The Deis project is happy to announce v1.9.0, which introduces Kubernetes and Mesos tech preview schedulers, provides custom health checks for your apps, and lays groundwork for the future with graceful upgrade tools.Read More
In the previous post in this series, we discovered that setting up a server before you even boot it is not only possible, but gives enormous productivity rewards in a cloud architecture. In this post, we look at the four essential principles of designing your app for the cloud.
Using a cloud architecture places extra constraints on app developers. These constraints cannot be worked around, and therefore app developers must get to grips with them before they start designing their apps.
Because the constraints are often unusual and unintuitive, it is worth also understanding the context behind the constraints. Why are they necessary? How do they improve the reliability of applications? Are there no alternatives? With these questions answered, an app developer can plan more confidently, knowing that they are taking the optimum path.
All of the core constraints emerge from one fundamental principle: cloud computing must account for random failures. To cope with this you will need multiple servers, and when you have multiple servers you also need a strategy for setting up and maintaining these servers with as little effort and as few subsequent interventions as possible. Such strategies are said to belong to the cattle model, because they contrast with the usual non-cloud method of dealing with servers as something like pets.Read More
In the previous post in this series, we learned how the pets vs. cattle metaphor teaches us a new way of approaching cloud server architecture. Instead of unique pets which require constant, individual care, we focus instead on cattle which are identical, homogenous units that can be added en masse and removed with ease. Cattle servers are, in other words, fungible resources.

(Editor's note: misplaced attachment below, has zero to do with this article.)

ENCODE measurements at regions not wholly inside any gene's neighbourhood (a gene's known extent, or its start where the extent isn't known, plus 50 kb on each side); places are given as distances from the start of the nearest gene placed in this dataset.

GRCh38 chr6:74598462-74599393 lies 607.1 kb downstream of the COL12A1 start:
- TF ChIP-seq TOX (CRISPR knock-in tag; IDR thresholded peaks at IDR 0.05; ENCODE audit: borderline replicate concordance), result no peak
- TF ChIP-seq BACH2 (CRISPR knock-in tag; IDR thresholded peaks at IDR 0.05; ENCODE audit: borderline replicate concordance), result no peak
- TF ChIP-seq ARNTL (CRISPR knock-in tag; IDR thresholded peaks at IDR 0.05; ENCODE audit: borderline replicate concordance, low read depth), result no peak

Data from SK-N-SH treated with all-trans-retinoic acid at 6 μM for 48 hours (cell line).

"It takes a family of three to care for a single puppy, but a few cowboys can drive tens of thousands of cows over great distances."
Joshua McKenty, CTO of Piston Cloud
This post explains more about the cattle mindset, sometimes called the noflake approach. In contrast to a pet server, which is looked after by an administrator beavering away at a console, we want cattle servers to be configured with no intervention at all.Read More
I was one of the original developers on Orchestra, the PHP PaaS that Engine Yard acquired in 2011. Many of our customers were using PaaS for the first time, having come from very traditional hosting backgrounds. They were used to uploading things to FTP servers and editing config files remotely — a practice that is still widespread, despite the popularity of Git and sites like The Twelve-Factor App. It is made all the more prevalent by the fact that many off-the-shelf PHP apps are quite old, and still assume this sort of deployment scenario.
Now, this isn’t to be scoffed at. Traditional system administration is based around the notion of physical machines. To add a new machine to a cluster, you might have to purchase it up front, configure it in your offices, and then drive it to your colocation data centre to install it. That could easily take a few weeks. And if that machine later develops a problem, you do your best to fix the issue via SSH. And if that’s not possible, you might have to drive back out to your colocation data centre to fix it or replace it.Read More
Please join us in welcoming Kent Rancourt as a core maintainer of the Deis project!
Kent Rancourt is a software engineer, lifelong martial artist, avid hiker, and self-described comic book nerd. His background is in application development and architecture as well as devops.
Kent lives in Connecticut and will be working remotely. He'll be focusing on production-hardening Deis.
Follow Kent on Twitter: @krancour